; she also won Second Prize in this year’s Glyndebourne Opera Cup. Here,
her OphÈlie – in the opening of Act 3 of Ambroise Thomas’s Hamlet
– confirmed her accomplishment and stellar potential. Stucker sang with
purity and colour, by turns and as required, and had plentiful stamina for
the big vocal climaxes; but, more importantly, she really communicated
OphÈlie’s confusion, distress and emotional frailty while all the time
sustaining vocal assurance and precision. Nagy returned as Hamlet,
demonstrating that he can do existential frailty as well as entertaining
farce; his fragmented ‘to be or not …’ monologue was consummately
structured and projected. Simkin was a round-toned Gertrude while the
earnestness of Shibambu’s prayer won a little sympathy for the murderous

The best was saved till last. Attired in stunning scarlet, accessorised
with designer clutch-bag and killer stilettos, Aigul Akhmetshina’s Isabella
was a girl who knew her own mind and charms. Shibambu displayed a winning
comic nous as the teased and tempted Bey Mustaf‡ – tickled
literally and figuratively by Isabella’s roving, fluttering fan. Haegee
Lee’s emotionally wrought Elvira and Konu Kim’s hapless Lindoro threw
themselves, and each other, back and forth across the wide stage, each
determined to retain their loved one’s heart. The comic capers were manic,
but expertly choreographed by movement director Jo Meredith, climaxing with
a behind-the-plant-pot, now-you-see-me-now-you-don’t routine that was
perfectly timed and flawlessly sung. Summer madness, indeed.

Claire Seymour

Jette Parker Young Artists Summer Performance: Director – Noa Naamat,
Lighting Designer – Nick Havell, Movement Director – Jo Meredith, Orchestra
of Opera North.

Stravinsky: The Rake’s Progress, opening fanfare

Conductor: Sonia Ben-Santamaria

Offenbach: La Belle HÈlËne, Overture

Conductor: Matthew Scott Rogers

Strauss: excerpt from Ariadne auf Naxos

Echo – Francesca Chiejina, Zerbinetta – Haegee Lee, Prima Donna/Ariadne –
Sarah-Jane Lewis, Dryad – Aigul Akhmetshina, Composer – Angela Simkin,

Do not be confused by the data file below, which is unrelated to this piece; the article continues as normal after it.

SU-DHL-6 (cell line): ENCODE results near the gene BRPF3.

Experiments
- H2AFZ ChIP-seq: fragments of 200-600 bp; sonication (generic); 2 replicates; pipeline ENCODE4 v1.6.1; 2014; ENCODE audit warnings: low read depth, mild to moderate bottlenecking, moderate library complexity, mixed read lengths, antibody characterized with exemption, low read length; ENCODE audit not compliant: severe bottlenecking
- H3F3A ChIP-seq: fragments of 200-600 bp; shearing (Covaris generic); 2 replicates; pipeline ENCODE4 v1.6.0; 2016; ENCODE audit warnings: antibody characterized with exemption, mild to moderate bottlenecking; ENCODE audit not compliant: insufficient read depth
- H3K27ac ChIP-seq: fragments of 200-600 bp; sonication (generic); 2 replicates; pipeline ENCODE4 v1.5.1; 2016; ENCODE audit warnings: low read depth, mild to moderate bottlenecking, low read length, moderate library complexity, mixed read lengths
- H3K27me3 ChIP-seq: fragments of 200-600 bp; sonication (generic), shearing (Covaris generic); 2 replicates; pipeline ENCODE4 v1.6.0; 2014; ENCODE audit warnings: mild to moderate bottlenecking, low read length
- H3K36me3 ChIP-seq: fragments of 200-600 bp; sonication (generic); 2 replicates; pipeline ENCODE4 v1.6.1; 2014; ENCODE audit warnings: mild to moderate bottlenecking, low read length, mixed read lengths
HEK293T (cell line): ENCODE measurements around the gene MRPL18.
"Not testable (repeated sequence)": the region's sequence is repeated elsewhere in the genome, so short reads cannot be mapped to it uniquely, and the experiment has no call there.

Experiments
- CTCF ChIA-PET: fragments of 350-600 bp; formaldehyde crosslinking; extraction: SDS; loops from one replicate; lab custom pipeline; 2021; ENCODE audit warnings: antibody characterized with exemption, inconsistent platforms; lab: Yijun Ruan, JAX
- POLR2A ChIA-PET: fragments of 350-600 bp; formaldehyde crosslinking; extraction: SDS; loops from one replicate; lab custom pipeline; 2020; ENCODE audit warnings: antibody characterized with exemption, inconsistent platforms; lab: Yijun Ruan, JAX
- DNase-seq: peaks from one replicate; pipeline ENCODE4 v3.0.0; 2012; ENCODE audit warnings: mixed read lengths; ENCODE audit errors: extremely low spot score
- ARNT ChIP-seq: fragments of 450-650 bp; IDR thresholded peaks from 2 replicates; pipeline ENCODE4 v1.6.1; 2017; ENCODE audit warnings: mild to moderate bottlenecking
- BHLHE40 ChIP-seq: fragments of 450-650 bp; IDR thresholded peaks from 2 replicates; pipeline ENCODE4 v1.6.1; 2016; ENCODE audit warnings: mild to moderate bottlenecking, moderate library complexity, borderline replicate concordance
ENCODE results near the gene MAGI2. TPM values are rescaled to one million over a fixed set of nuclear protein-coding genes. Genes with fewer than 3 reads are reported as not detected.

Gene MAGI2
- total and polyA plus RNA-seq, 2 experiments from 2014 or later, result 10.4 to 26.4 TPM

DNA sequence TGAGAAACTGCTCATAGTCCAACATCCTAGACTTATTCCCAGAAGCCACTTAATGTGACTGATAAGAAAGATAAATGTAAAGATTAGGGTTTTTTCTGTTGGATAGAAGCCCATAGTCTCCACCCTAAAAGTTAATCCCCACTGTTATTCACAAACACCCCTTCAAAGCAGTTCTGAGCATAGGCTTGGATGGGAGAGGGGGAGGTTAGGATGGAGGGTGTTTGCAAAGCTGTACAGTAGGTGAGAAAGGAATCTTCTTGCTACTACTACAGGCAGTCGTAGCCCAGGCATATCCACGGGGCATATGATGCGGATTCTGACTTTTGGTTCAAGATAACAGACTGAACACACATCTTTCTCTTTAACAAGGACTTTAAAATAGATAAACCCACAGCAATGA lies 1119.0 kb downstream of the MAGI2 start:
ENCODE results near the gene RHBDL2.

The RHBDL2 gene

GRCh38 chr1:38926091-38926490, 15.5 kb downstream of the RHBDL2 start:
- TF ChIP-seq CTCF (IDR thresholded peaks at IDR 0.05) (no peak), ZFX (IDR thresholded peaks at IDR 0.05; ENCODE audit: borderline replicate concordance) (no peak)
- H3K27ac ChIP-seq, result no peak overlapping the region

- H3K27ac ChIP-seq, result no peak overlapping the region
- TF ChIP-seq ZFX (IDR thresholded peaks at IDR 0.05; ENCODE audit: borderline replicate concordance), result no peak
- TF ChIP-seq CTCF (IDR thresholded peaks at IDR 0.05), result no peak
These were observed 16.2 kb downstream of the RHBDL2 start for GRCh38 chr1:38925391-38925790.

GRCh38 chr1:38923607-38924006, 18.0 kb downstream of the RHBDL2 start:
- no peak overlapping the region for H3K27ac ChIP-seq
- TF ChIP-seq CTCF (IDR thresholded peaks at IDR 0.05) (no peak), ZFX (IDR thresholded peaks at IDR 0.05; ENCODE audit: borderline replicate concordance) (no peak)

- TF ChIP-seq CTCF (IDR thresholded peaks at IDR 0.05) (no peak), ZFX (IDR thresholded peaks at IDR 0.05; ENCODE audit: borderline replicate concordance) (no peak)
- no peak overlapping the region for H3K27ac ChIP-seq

Naiad – Jacquelyn Stucker, Scaramuccio – Thomas Atkins, Brighella – Konu
Kim, Music Teacher – Gyula Nagy, Harlequin – Dominic Sedgwick, Truffaldino
– Simon Shibambu; Conductor – Jac van Steen, Piano – Nick Fletcher, Celeste
– Sonia Ben-Santamaria, Harmonium – James Hendry

Stravinsky: The Rake’s Progress, Act III, final scene

Anne Trulove – Francesca Chiejina, Tom Rakewell – Thomas Atkins, Father
Trulove – Simon Shibambu; Conductor – Jac van Steen, Continuo – James

Thomas: Hamlet, Act III beginning

OphÈlie – Jacquelyn Stucker, Gertrude – Angela Simkin, Hamlet – Gyula Nagy,
Servant – Dominic Sedgwick, Claudius – Simon Shibambu; Conductor – James

Rossini: L’italiana in Algeri, Act I finale

Elvira – Haegee Lee, Isabella – Aigul Akhmetshina, Zulma – Angela Simkin,
Lindoro – Konu Kim, Taddeo – Gyula Nagy, Haly – Dominic Sedgwick, Mustafa –
Simon Shibambu; Conductor – Nick Fletcher

Royal Opera House, Covent Garden, London; Sunday 15th July 2018.

image_description=Jette Parker Young Artists Summer Performance 2018
product_title=Jette Parker Young Artists Summer Performance 2018
product_by=A review by Claire Seymour
product_id=Above: Dominic Sedgwick (Haly), Gyula Nagy (Taddeo), Angela Simkin (Zulma), Haegee Lee (Elvira), Aigul Akhmetshina (Isabella), Simon Shibambu (Mustaf‡), Konu Kim as Lindoro

Photo credit: Clive Barda